As the coronavirus pandemic continues to swell, first responders and emergency room personnel are squarely in the path of COVID-19. Against a backdrop of reports of tight supplies of personal protective equipment, the Gazette turned to Paul Biddinger, director of Massachusetts General Hospital’s Center for Disaster Medicine, vice chairman for emergency preparedness in MGH’s Emergency Medicine Department, and associate professor at Harvard Medical School, to describe the massive public health challenge facing police, fire, and emergency medical responders.
Q&A: Paul Biddinger
GAZETTE: You were an EMT (emergency medical technician) at one point, weren’t you?
BIDDINGER: I was. The whole reason I went into medicine was from being an EMT in New Jersey back in the ’80s. So it remains near to my heart. I work closely with a lot of first responders, and I certainly still see myself as a first responder in many ways.
GAZETTE: We’ve heard about shortages of protective equipment, but what are the major issues facing first-line responders: EMTs, police, fire, and ER [emergency room] personnel?
BIDDINGER: There’s no question that first responders have some of the greatest risks of anyone in a community-wide infectious disease outbreak like this. They respond and often are required to act with limited information, whether it’s law enforcement in a threatening situation or the fire service or EMS [emergency medical services] being asked to provide lifesaving care. They sometimes have to act before they’re able to get a full history of what the patient may be experiencing or what other risk factors, like exposure to infectious disease, they may have.
So it’s understandable that public safety workers are concerned. On top of that, the police and fire departments that don’t also provide EMS and ambulance services often have relatively little training in using medical personal protective equipment (PPE) for infectious diseases. Besides training, they may not have access to PPE on their response vehicles. Even in EMS, EMTs and paramedics have some general training on universal precautions, but may have limited access to supplies on their vehicles or limited specific training on how to use it, or both.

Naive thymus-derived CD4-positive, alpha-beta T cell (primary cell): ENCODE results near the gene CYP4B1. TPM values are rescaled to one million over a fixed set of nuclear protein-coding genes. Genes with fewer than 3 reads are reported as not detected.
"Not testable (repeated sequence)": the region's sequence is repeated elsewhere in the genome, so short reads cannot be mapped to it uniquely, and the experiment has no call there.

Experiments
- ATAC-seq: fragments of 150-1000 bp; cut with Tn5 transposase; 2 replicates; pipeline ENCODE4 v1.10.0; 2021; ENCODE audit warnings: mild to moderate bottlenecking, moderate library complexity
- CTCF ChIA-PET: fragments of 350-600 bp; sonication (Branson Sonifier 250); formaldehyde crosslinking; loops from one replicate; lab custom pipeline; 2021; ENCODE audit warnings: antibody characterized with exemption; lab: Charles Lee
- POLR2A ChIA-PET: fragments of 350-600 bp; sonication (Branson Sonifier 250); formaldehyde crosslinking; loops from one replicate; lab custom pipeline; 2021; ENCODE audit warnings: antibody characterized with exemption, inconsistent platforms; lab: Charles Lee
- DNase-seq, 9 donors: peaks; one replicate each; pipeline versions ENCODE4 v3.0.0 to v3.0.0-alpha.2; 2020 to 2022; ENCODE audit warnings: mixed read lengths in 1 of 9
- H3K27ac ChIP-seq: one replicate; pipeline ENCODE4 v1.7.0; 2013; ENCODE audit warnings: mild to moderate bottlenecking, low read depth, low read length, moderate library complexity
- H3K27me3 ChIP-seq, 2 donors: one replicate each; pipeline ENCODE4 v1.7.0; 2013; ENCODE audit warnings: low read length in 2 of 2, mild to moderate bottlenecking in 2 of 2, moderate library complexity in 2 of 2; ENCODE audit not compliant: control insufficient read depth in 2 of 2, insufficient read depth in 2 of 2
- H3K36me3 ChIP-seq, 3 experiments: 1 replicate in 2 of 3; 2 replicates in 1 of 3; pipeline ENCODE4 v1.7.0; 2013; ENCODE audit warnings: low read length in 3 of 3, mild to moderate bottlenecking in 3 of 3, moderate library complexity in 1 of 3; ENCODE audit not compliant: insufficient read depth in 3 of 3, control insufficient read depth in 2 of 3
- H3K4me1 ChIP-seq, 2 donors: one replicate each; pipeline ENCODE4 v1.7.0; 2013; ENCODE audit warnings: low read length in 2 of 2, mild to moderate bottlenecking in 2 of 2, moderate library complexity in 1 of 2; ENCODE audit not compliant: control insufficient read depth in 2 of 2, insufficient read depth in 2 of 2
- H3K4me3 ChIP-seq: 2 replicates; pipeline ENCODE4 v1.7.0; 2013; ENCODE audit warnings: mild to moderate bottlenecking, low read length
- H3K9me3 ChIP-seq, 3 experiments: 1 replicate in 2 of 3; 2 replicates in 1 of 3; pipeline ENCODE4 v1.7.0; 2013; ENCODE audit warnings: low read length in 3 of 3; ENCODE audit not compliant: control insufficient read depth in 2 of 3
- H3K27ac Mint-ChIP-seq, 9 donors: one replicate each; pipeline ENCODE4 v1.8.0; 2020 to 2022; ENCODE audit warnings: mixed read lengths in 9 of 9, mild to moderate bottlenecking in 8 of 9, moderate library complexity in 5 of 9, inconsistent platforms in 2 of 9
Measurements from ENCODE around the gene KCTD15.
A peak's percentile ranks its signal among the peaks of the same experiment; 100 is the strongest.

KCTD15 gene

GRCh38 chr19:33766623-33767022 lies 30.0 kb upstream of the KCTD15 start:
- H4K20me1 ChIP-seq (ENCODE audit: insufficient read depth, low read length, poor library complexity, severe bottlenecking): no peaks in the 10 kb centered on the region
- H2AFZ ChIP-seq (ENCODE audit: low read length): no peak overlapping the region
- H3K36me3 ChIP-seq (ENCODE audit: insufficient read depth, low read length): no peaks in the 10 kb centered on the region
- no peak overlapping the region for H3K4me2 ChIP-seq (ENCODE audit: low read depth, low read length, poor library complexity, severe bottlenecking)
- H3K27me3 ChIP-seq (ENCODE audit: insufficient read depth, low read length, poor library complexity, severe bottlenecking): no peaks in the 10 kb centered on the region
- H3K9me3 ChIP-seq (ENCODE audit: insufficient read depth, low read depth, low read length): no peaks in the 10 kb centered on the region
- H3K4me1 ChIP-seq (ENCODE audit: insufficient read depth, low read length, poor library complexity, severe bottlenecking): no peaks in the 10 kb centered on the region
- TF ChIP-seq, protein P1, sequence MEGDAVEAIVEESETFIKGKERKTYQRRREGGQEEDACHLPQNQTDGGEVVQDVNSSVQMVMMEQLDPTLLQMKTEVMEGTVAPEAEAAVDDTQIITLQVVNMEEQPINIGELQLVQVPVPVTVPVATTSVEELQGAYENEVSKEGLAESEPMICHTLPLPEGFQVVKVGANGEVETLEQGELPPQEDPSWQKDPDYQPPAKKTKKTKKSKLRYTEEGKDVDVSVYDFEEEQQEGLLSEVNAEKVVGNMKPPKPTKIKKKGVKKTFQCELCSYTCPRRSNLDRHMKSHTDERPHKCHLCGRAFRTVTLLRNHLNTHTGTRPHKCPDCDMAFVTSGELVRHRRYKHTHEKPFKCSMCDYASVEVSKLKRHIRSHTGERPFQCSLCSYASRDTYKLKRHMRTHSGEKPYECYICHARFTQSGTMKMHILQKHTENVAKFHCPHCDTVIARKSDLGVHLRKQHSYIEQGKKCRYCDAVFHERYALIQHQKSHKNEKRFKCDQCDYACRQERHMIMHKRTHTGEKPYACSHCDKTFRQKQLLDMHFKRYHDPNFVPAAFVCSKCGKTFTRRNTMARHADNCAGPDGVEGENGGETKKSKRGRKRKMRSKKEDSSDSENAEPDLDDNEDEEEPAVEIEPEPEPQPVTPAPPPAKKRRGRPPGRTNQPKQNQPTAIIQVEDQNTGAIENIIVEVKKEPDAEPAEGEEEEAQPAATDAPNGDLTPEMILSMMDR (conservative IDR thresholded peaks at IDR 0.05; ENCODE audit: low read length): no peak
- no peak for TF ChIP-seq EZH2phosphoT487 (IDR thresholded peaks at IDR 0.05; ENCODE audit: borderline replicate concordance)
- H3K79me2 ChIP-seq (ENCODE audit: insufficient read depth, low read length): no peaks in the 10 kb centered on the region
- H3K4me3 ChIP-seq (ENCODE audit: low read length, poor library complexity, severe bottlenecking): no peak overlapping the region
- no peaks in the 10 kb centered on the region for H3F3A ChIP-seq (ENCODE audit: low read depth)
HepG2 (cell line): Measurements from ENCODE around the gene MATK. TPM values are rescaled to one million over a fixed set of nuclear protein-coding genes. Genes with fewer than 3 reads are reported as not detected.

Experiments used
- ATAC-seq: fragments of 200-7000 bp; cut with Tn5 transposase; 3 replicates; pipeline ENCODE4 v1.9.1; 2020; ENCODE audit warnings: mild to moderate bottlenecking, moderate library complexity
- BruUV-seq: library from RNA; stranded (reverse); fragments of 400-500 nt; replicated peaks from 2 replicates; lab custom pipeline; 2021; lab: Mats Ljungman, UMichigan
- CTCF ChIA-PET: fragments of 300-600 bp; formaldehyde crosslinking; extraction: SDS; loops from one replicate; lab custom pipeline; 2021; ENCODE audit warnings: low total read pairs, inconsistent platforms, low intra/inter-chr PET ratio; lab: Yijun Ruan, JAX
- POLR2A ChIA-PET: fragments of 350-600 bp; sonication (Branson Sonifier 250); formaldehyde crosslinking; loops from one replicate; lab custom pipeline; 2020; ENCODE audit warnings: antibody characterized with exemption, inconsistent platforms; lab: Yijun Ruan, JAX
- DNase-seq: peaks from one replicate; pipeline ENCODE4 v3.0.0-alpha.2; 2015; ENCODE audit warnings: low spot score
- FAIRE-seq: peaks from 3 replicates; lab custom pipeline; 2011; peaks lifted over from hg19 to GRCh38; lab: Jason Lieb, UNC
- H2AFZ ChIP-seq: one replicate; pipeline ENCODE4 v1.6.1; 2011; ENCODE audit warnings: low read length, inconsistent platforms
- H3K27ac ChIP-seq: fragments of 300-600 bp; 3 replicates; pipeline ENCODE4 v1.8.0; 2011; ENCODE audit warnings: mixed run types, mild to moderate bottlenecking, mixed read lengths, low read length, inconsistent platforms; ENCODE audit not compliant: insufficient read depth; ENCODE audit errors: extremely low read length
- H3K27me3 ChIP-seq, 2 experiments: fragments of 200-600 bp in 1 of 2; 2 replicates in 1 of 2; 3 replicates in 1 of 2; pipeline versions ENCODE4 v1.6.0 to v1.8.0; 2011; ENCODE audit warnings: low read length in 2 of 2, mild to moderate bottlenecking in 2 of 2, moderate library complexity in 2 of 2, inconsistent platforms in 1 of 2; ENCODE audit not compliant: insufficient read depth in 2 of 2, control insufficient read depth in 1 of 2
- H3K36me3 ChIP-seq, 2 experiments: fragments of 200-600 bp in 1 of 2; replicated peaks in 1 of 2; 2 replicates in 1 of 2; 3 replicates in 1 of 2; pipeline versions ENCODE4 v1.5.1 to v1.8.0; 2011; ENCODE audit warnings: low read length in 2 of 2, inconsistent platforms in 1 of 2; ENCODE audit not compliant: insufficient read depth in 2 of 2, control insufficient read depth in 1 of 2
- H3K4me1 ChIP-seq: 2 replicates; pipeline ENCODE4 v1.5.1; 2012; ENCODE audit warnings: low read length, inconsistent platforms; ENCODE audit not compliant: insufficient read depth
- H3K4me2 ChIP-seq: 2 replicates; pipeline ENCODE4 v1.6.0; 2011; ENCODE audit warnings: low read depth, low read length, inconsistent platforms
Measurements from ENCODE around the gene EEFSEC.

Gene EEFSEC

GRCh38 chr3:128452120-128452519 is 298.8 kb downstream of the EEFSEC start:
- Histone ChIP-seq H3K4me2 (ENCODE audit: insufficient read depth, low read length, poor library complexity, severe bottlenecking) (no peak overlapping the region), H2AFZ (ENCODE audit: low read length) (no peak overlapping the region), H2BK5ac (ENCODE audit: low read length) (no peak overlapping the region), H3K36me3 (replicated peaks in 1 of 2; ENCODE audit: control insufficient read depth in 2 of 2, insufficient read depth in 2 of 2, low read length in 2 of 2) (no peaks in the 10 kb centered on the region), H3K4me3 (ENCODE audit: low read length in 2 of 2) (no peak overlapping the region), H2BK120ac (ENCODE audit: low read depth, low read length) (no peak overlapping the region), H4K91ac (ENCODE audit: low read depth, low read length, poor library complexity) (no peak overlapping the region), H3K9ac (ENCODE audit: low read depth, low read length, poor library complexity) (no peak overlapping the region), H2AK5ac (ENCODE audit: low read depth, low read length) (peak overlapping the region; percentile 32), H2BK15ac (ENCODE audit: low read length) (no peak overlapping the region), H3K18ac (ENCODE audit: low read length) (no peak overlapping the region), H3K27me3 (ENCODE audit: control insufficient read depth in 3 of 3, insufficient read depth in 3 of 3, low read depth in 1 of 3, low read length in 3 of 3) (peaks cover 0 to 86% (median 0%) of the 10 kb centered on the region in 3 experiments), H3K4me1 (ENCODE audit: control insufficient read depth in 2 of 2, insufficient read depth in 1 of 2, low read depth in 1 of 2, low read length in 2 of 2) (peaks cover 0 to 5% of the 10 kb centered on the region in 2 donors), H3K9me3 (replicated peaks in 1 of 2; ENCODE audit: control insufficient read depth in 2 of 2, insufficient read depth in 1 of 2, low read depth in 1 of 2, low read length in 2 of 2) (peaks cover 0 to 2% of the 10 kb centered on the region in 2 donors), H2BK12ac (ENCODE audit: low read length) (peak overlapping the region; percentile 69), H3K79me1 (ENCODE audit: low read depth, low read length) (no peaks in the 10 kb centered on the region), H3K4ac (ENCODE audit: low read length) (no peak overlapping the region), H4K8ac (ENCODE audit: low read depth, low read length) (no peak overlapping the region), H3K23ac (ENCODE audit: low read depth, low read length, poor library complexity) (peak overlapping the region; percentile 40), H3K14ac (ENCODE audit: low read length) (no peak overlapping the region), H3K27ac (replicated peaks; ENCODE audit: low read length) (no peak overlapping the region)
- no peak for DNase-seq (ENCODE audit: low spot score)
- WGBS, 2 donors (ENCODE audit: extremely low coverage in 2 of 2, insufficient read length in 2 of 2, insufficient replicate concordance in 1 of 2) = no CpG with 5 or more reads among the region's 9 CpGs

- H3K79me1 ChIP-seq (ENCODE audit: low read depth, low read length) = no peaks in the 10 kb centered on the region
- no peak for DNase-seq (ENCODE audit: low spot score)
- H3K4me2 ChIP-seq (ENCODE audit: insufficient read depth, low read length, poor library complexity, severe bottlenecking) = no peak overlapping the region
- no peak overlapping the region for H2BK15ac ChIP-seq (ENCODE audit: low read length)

GAZETTE: Are there things that a responder should do routinely now? Everybody already wears gloves, right?
BIDDINGER: One thing we should be doing is strengthening our protocols at the public safety answering points—those are the people who answer the 911 calls.
During the Ebola epidemic, people started asking about travel history more than before, even for calls that didn’t sound like infectious disease—like chest pain or passing out. On 911 calls, you need to be efficient, ask questions, and get answers quickly so you don’t delay care. But they should be asking about whether anyone has fever and respiratory symptoms and whether anyone has had contact with COVID. Making this a part of how they query callers is really, really important.
GAZETTE: Should they routinely put on face masks?
BIDDINGER: There isn’t evidence that wearing one all the time is helpful. That’s true for the public, and that’s true for first responders. We worry that it actually increases their chance of self-contamination, because if the mask becomes contaminated, the longer they keep it on, the higher the risk that they may become infected by it through accidental touching or other exposures.
It would be a good idea to give law enforcement, the fire service, even EMS a clear script of two, three, four questions that they ask every time to help them identify risks. Providing them with very simple questions as they approach a scene or approach a person in need can help them identify risks very quickly. Then the script should let the police officer or firefighter know what they should do if they get a certain answer.
GAZETTE: What’s the level of concern among the people who staff the ER and the first responders out there? They deal with so much; do they get blasé after a while, or is this different?
BIDDINGER: It’s fair to say that there’s a lot of anxiety out there in all communities, and that includes the first response and the medical community. I think anytime you’re first to interact with the public there is absolutely some risk associated. And that, understandably, makes people anxious.